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Google’s newest Material Design tools make previewing colors a breeze

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TopRank Marketing / Flickr
Material Design, the colorful, grid-based design language Google developed to unify its web and mobile properties, is getting a fresh coat of paint. On Thursday, the Mountain View, California-based company announced a new color utility that will let developers create, share, and apply color palettes more easily to their apps and games.

Specifically, the new Material Design resource allows developers to create color schemes with lighter and darker shades of primary and secondary colors — think light blue and dark green, or bright cyan and faded magenta. A new text accessibility feature checks if in-app fonts are readable on colored backgrounds, as measured against the World Wide Web Consortium’s (W3C) Web Content Accessibility Guidelines legibility standards. And a color preview feature lets devs preview pallet changes across the entirety of their app, and automatically generates the HTML, CSS, and JavaScript code necessary to implement the changes.

“Material Design is […] a system that supports and strengthens communication and productivity with new tools and inspiration,” Rachel Been, creative lead for Material Design, said. “With these new tools to dabble with color schemes, you’ll be able to give your users a richer experience, so we can’t wait to see what you come up with.”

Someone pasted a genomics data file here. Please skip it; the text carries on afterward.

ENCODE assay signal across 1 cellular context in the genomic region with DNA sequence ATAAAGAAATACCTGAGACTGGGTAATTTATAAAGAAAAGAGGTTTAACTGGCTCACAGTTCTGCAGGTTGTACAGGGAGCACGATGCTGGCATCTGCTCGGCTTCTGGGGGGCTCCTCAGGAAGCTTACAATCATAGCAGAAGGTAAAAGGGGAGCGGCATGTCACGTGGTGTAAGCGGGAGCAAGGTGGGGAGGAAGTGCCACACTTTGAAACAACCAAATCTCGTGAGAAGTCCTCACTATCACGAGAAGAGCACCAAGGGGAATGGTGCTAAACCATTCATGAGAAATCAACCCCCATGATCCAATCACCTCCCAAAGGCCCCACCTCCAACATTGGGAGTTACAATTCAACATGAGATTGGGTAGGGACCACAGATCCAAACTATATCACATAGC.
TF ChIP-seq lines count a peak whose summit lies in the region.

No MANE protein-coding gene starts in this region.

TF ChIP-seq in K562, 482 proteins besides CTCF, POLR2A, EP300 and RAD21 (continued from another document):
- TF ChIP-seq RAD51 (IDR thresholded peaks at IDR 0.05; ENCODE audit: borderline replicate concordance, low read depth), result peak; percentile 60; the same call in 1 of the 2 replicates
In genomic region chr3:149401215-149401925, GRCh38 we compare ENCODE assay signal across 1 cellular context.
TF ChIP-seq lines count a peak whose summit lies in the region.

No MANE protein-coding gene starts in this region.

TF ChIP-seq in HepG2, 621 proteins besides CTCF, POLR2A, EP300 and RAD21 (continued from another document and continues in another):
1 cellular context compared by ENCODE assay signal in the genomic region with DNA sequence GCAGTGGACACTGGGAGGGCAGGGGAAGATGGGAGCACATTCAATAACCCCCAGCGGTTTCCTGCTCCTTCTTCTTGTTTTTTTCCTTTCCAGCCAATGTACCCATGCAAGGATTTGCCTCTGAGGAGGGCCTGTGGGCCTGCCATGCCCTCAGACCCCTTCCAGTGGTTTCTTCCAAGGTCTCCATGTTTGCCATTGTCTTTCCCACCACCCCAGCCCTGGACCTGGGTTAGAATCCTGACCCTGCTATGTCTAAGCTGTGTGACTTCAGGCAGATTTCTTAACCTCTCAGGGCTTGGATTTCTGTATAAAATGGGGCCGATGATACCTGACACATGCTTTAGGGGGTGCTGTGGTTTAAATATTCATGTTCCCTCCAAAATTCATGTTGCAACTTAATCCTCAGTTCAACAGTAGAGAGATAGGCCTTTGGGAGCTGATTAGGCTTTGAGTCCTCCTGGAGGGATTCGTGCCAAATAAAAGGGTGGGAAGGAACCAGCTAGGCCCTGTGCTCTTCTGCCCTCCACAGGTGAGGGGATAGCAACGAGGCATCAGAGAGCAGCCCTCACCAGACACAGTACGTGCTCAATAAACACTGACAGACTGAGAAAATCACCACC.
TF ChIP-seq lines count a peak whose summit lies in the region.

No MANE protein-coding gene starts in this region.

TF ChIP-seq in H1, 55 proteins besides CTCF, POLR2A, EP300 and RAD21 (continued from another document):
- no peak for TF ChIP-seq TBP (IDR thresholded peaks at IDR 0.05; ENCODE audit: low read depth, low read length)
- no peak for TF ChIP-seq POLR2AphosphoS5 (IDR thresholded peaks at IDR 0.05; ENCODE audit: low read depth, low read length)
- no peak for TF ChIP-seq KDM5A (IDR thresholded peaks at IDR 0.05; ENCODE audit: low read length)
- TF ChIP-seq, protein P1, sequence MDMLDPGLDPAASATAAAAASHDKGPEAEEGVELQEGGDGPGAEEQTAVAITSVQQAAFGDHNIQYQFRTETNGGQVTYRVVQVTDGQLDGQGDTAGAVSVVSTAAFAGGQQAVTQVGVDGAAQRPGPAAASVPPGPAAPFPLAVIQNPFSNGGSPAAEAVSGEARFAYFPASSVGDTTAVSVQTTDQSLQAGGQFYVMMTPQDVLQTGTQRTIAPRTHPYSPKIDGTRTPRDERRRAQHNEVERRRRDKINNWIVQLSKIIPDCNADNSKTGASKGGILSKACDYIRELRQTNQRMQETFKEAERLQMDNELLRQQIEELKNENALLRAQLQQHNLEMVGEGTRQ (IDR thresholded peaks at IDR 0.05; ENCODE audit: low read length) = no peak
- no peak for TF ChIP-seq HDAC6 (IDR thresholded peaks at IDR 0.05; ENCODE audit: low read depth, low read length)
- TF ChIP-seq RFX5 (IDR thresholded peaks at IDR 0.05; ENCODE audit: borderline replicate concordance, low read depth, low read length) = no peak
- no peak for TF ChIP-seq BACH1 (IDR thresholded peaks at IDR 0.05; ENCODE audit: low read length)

Google describes Material Design, which it introduced with Android 5.0 Lollipop in 2014, as a “material metaphor […] inspired by the study of paper and ink, yet technologically advanced and open to imagination and magic.” It’s the successor to the Holo UI Google debuted alongside Android 4.0 Ice Cream Sandwich in 2012, and it’s defined by colorful icons, responsive transitions, and depth effects such as lighting and shadows.

More recently, Material Design has begun to trickle down to the rest of Google’s mobile and web portfolio. In early 2016, for instance, a new Chrome browser UI adopted a visually simplified three-dot Settings button and large, rounded buttons.

It followed in the footsteps of Google’s Search, YouTube, Drive, Maps, and Google+ design refreshes. Elements were enlarged, colorized, and spaced out. Menus were consolidated. And navigation buttons were made a lot flatter and cleaner.

Google’s goal is nothing short of Material Design domination. It hosts an annual Material Design Competition to crown the best third-party take on the design language, and it’s methodically refreshing apps like Contacts on the web. If the launch of today’s new tools mean anything, it’s that Material Design’s not going anywhere.

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